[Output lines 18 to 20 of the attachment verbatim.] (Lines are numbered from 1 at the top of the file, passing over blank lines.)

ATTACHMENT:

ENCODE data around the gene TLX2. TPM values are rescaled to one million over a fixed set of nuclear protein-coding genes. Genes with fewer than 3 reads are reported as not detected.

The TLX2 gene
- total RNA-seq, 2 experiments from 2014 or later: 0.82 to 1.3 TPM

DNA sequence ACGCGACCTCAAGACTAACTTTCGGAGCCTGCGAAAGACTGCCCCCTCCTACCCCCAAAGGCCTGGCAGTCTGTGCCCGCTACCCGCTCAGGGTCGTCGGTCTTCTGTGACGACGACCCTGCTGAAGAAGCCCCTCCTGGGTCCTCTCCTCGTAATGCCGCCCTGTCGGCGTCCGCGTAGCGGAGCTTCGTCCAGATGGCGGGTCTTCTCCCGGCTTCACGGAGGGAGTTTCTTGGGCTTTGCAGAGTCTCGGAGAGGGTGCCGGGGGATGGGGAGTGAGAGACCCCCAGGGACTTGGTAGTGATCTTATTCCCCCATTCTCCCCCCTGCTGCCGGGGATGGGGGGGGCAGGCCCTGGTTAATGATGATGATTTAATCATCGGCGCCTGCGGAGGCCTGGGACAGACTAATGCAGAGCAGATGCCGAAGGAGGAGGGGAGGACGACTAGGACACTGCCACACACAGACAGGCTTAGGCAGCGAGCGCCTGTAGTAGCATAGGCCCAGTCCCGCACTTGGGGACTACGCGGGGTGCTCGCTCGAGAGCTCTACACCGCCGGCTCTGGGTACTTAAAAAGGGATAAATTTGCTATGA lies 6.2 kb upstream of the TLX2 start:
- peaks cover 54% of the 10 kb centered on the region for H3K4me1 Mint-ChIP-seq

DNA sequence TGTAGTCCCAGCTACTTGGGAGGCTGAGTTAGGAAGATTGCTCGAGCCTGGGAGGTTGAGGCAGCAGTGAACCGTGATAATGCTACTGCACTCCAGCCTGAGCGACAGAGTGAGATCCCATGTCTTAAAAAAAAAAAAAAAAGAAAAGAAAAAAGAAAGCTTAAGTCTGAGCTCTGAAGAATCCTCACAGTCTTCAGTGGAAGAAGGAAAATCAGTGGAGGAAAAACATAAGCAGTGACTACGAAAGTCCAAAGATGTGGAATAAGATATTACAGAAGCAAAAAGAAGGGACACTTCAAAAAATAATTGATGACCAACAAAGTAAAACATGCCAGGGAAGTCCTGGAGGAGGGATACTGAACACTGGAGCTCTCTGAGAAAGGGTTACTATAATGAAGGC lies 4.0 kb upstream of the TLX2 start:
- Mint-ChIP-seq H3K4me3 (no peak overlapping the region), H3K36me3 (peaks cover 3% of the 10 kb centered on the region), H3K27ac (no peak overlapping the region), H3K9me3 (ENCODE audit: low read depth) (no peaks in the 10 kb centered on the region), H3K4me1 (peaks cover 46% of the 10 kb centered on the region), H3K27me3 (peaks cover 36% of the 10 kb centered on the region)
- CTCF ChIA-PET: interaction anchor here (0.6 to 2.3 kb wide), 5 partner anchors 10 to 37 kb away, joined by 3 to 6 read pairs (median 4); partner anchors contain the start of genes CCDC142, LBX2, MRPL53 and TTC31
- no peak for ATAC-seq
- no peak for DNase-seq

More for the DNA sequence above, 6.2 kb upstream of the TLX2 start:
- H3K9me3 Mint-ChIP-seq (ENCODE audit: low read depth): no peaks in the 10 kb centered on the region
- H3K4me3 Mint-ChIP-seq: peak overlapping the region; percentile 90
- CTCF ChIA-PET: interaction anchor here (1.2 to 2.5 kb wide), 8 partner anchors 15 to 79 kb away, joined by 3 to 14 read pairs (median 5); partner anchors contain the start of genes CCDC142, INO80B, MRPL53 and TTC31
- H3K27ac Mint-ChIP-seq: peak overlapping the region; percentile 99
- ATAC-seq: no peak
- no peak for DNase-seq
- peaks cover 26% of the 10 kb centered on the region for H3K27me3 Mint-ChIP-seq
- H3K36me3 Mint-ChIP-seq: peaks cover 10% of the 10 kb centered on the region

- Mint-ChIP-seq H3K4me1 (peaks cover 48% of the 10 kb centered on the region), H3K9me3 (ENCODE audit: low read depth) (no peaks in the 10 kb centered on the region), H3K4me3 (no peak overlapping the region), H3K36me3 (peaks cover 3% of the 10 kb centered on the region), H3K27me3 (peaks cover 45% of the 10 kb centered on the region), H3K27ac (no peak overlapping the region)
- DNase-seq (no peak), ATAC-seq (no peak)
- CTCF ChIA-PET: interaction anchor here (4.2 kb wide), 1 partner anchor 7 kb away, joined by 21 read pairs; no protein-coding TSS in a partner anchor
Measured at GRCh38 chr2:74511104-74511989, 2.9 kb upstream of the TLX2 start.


- peaks cover 26% of the 10 kb centered on the region for H3K27me3 Mint-ChIP-seq
- H3K36me3 Mint-ChIP-seq: peaks cover 10% of the 10 kb centered on the region

- Mint-ChIP-seq H3K4me1 (peaks cover 48% of the 10 kb centered on the region), H3K9me3 (ENCODE audit: low read depth) (no peaks in the 10 kb centered on the region), H3K4me3 (no peak overlapping the region), H3K36me3 (peaks cover 3% of the 10 kb centered on the region), H3K27me3 (peaks cover 45% of the 10 kb centered on the region), H3K27ac (no peak overlapping the region)